A TREE in a Ludlow town centre car park is for the chop if Shropshire Council gets its way.

Shropshire Council is seeking permission to fell a Norway Maple in the car park in Castle Street.

The council plans to reduce it to ground level because there is a split between a major branch and the main trunk.

“Although this split has been there for a good while, I can understand why the council is concerned that it poses a safety risk to users of the car park,” said Andy Boddington, Shropshire councillor for Ludlow North.

“But this does not mean the entire tree should be felled.

The tree is suffering from poor management, but it is healthy. It needs arboriculture care, not razing to the ground.

“Despite Shropshire Council declaring a climate emergency just weeks ago, there are no plans for a replacement tree.

“It looks to me as though there has been no management of this tree since it was planted, certainly since Shropshire Council took responsibility for it a decade ago. It has grown unevenly and one limb on its west side looking vulnerable to falling into the car park. But with some expert work the limb can be severed and the tree reshaped.

“People entering the car park should see trees before they negotiate the serried ranks of parked vehicles. Trees tell visitors that Ludlow cares about its green spaces and biodiversity – which we do.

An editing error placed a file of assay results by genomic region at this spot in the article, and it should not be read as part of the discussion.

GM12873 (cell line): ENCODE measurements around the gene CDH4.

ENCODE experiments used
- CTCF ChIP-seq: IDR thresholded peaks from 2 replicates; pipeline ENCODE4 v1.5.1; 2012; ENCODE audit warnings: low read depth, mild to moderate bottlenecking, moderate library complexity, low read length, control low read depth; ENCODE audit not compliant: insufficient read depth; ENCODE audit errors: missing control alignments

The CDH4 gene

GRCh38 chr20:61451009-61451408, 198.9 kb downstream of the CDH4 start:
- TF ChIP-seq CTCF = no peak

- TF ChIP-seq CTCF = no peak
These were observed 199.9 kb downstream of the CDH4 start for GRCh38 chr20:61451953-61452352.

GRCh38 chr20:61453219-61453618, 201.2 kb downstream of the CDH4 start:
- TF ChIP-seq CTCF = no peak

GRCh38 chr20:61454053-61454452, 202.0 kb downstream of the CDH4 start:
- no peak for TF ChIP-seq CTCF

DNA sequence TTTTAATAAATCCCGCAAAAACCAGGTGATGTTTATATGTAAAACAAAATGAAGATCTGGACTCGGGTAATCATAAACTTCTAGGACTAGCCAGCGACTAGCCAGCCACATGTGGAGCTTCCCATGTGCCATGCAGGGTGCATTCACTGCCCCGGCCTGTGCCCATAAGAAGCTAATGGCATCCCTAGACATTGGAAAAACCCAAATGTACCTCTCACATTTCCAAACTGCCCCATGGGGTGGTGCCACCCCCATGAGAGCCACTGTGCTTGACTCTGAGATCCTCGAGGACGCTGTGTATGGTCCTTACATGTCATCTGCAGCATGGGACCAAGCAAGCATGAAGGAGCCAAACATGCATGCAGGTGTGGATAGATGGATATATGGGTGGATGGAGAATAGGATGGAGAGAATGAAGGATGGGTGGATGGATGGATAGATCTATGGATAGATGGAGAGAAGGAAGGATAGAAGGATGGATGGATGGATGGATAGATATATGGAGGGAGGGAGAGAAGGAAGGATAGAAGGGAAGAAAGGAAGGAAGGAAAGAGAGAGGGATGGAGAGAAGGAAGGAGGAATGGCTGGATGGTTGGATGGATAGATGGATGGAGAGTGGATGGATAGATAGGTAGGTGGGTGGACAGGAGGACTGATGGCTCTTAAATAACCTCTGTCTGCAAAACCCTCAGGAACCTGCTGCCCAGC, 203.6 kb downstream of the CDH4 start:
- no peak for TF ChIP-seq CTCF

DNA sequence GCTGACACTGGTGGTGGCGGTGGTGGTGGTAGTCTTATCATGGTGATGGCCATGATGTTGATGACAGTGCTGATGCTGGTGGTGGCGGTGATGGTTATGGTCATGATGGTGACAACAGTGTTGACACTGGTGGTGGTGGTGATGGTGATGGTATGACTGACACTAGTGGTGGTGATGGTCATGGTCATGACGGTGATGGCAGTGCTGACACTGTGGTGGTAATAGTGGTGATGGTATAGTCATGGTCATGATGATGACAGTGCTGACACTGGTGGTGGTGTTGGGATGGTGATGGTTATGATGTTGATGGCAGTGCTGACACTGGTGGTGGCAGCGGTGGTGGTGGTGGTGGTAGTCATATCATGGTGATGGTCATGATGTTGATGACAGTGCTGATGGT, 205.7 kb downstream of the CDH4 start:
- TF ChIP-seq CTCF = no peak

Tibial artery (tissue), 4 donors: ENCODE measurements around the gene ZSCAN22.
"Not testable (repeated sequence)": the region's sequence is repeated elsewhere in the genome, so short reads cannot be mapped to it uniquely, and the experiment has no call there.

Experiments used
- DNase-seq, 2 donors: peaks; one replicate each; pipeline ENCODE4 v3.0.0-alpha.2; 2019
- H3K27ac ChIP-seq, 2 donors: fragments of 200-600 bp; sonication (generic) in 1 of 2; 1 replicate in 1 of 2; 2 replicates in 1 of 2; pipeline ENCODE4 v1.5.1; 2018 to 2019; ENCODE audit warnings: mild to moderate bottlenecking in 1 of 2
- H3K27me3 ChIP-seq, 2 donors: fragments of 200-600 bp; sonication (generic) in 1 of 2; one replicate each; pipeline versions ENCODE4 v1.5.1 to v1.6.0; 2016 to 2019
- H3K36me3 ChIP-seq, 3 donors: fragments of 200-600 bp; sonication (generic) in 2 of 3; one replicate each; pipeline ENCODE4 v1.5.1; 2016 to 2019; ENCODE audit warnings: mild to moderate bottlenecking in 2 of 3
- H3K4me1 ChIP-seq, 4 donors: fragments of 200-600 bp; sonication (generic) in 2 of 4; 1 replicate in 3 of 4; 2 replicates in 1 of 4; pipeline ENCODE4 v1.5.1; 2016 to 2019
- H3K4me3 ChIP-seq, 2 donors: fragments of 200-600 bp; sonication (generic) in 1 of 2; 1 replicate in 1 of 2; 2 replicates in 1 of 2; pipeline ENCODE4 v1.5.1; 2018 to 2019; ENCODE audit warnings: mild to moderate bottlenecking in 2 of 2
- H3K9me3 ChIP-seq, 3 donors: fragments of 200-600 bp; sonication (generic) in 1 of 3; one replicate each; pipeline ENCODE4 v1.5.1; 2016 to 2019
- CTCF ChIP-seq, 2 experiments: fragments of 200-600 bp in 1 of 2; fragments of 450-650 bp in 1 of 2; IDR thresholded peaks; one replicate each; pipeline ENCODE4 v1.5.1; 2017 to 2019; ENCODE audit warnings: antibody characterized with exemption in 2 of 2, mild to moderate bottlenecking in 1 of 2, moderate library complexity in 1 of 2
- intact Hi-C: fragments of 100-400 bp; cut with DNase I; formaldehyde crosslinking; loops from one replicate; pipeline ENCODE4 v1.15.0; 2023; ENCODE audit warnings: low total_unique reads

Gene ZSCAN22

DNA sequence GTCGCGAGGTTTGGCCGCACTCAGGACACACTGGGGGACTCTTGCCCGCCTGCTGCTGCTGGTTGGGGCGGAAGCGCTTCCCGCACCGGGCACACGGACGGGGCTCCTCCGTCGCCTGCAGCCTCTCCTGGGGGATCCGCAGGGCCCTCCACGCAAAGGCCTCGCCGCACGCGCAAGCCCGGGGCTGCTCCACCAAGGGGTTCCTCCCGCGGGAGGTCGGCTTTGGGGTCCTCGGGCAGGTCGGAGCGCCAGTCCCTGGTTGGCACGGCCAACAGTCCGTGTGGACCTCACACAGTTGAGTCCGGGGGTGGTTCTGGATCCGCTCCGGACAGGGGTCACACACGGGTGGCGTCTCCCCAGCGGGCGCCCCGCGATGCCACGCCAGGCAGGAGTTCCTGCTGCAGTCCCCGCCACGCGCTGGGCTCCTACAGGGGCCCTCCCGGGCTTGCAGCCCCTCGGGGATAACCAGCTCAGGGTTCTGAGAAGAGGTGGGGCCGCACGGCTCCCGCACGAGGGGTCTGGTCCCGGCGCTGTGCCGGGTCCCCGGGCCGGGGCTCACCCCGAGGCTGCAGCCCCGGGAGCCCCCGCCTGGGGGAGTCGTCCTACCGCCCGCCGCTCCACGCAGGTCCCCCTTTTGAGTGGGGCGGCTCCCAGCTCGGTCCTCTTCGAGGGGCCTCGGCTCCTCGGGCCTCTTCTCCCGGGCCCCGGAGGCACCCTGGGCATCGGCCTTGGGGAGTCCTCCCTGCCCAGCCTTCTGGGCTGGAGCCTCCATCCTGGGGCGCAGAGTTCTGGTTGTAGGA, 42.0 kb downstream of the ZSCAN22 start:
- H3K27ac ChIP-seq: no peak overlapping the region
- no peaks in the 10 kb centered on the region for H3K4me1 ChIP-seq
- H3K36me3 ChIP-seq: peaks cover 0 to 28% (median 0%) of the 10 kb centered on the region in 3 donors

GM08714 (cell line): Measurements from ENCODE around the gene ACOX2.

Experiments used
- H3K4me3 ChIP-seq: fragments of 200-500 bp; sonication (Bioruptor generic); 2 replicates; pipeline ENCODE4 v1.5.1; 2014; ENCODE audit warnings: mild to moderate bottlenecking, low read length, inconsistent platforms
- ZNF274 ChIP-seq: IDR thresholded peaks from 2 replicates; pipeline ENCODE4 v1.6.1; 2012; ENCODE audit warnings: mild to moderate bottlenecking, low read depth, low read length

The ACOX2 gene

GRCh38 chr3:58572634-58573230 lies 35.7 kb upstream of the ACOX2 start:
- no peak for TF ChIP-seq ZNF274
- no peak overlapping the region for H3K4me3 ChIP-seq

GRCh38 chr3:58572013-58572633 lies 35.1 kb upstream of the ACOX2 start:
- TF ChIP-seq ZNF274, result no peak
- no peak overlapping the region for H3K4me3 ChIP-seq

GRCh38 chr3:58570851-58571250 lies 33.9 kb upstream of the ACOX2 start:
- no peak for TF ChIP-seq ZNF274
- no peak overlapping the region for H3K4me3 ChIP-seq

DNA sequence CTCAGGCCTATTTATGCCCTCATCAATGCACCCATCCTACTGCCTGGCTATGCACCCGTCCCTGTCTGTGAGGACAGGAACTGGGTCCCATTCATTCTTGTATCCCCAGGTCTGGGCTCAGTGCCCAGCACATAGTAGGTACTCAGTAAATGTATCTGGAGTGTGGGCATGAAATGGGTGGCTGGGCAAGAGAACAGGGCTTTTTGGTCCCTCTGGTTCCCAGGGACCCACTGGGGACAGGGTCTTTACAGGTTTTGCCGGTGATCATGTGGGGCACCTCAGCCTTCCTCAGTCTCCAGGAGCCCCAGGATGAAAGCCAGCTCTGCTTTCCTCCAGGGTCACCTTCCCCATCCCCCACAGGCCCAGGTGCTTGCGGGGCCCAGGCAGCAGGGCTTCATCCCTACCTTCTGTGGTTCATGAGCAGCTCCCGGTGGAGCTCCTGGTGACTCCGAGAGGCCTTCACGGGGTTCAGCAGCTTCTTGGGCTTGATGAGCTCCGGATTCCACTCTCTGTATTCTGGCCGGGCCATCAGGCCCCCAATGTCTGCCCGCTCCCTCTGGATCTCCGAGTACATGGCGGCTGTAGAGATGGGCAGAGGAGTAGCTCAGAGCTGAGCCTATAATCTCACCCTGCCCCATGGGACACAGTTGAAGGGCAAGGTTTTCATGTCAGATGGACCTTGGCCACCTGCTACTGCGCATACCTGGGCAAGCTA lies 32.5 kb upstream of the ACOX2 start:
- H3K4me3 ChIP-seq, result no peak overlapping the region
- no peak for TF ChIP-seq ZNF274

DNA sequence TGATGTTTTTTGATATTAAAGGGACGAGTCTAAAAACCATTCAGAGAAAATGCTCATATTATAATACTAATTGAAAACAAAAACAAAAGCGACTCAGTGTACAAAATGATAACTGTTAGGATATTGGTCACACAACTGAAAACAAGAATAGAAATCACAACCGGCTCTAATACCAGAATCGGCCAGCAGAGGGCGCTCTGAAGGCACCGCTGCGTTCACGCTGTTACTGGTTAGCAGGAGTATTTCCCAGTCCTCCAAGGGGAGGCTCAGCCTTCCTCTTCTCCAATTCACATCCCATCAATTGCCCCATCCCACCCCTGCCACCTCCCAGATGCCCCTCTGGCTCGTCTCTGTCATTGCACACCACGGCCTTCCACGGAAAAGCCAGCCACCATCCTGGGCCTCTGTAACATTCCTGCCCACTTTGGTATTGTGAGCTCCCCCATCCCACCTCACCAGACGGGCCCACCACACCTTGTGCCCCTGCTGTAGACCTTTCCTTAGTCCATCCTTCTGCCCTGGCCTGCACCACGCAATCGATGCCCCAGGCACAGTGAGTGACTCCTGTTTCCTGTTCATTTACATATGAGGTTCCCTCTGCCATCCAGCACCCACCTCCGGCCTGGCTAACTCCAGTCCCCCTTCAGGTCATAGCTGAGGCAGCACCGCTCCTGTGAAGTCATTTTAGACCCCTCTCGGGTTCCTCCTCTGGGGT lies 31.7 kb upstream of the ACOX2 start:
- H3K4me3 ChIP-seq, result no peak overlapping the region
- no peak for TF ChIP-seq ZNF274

“They show that Shropshire Council cares about climate change and the role of trees in slowing and limiting increasing temperatures. Trees show that the council recognises that trees mop up pollution from vehicles and keep our air cleaner.

“But, alas, Shropshire Council’s intention is to fell the tree without replacement. That is unacceptable and I hope residents and the town council object.”

Ludlow has found itself at the centre of a debate around trees.

A proposal to remove a second tree in the town centre to make way for a new housing development is now being looked at again.

Three years ago, a tree was removed to make way for a planned development of bungalows adjacent to Sidney Road. A second three that had been due for the chop was given a last minute reprieve and now the developer has indicated a willingness to think again about the project.

Two years ago, there was a controversy when an oak tree was removed on Whitcliffe Common.